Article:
Study Guide

One Flew Over the Cuckoo's Nest Freedom and Confinement

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Freedom and Confinement

Doctor: They think you've been faking it in order to get out of your work detail.

The head doctor at the mental hospital is concerned that McMurphy has been faking insanity in order to get out of his work at the prison—which, let's be honest, is a distinct possibility. But McMurphy swears he'd never willingly choose to be in the mental hospital. He has no clue why the folks at the prison sent him to the hospital. At least, that's his story.

Cheswick: He said to go straight out as an arrow.

McMurphy's most successful act of freedom is to bust out of the hospital and take the other patients of his ward on a boating you ride. He even puts Charlie Cheswick in charge of driving the boat, despite Charlie's total reliance on having other people tell him what to do. It's a tiny moment of triumph for poor Charlie.

McMurphy: I'll be seeing you on the outside. You know what I mean?

McMurphy is unwavering in his confidence that he's going to get his freedom back. But he's in for a rude surprise when he finds out that the mental hospital can keep him locked up for as long as it wants. As he discovers throughout the movie, there are any number of ways that the establishment manages to squelch his freedom.

Mr. Washington: By the time you get out of here, you'll be too old to even get it up.

Mr. Washington is glad to tell McMurphy that he'll be an old man by the time he gets out of the mental hospital—in the crassest way possible, of course. You see, McMurphy has been under the wrong impression that he is going to get out of the hospital as soon as his prison sentence is up. But he doesn't realize that the mental hospital can keep him there for as long as it sees fit.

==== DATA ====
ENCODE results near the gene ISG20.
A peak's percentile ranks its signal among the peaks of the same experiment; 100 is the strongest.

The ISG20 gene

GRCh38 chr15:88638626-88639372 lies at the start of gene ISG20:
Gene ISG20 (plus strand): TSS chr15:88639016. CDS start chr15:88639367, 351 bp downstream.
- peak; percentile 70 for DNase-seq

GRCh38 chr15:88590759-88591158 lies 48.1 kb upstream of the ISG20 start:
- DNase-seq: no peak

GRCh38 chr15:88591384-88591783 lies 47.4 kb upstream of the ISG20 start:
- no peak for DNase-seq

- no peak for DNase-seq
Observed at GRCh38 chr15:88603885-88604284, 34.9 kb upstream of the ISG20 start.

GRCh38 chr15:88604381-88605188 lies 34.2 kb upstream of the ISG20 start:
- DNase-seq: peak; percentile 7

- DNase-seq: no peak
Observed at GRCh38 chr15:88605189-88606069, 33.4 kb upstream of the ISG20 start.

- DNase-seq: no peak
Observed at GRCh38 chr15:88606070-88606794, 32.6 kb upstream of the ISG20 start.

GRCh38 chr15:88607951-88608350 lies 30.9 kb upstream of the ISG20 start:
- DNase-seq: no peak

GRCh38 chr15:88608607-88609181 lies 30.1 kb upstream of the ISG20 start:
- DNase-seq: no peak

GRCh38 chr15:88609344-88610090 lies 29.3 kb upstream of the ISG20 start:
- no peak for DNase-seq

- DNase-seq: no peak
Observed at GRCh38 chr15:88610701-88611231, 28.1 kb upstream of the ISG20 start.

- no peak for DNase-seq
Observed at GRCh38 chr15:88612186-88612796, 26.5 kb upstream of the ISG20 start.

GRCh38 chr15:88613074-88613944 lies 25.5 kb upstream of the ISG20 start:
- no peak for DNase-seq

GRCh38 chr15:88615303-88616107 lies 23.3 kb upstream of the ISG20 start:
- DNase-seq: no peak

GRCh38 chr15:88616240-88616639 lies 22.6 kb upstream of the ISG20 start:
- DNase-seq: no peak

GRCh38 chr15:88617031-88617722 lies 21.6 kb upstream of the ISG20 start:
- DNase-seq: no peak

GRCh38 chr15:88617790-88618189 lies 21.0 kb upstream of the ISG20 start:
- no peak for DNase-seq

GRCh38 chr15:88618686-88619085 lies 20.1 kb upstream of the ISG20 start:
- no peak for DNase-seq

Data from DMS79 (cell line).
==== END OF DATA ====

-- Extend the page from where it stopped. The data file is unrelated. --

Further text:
McMurphy: You're just a young kid. What are you doing here?

McMurphy is offended when he finds out that the young Billy Bibbit has chosen to be inside the mental hospital voluntarily. He thinks that Billy should be out doing all the things that free young men should be doing, like getting drunk and dating women.

McMurphy: Jesus, I mean, you guys do nothing but complain about how you can't stand it in this place, and then you haven't got the guts to walk out?"

You'll have to pardon the somewhat self-righteous McMurphy for being super annoyed that the men around him complain all the time about the mental hospital when they have the opportunity to leave whenever they want. For him, there is nothing more important than freedom. That's why it blows his mind when he finds out that some people reject freedom for the comfort of having someone else make decisions for them.

Chief Bromden: I'm not going without you, Mac. I won't leave you here this way.

Here's a nice moment of friendship, right? When Chief Bromden realizes that McMurphy has had a lobotomy, he decides he won't let McMurphy live as a zombie. So he decides to set McMurphy free by killing him. Thanks?

Chief Bromden: You're coming with me. Let's go.

At first, Chief Bromden doesn't realize that McMurphy has had a lobotomy. He tells McMurphy that he (Chief) has finally gathered the courage to leave the hospital. But it's too late, because only at this second does he realizes that part of McMurphy's brain has been cut out.

Sefelt: They were taking him through the tunnel. He beat up two of the attendants and escaped.

After McMurphy disappears for a while, rumors start to circulate about how he escaped from the hospital. These rumors help show how much McMurphy's free spirit has infected the imaginations of other people in the mental ward. Maybe it's better for them to imagine him free—rather than lobotomized, that is.

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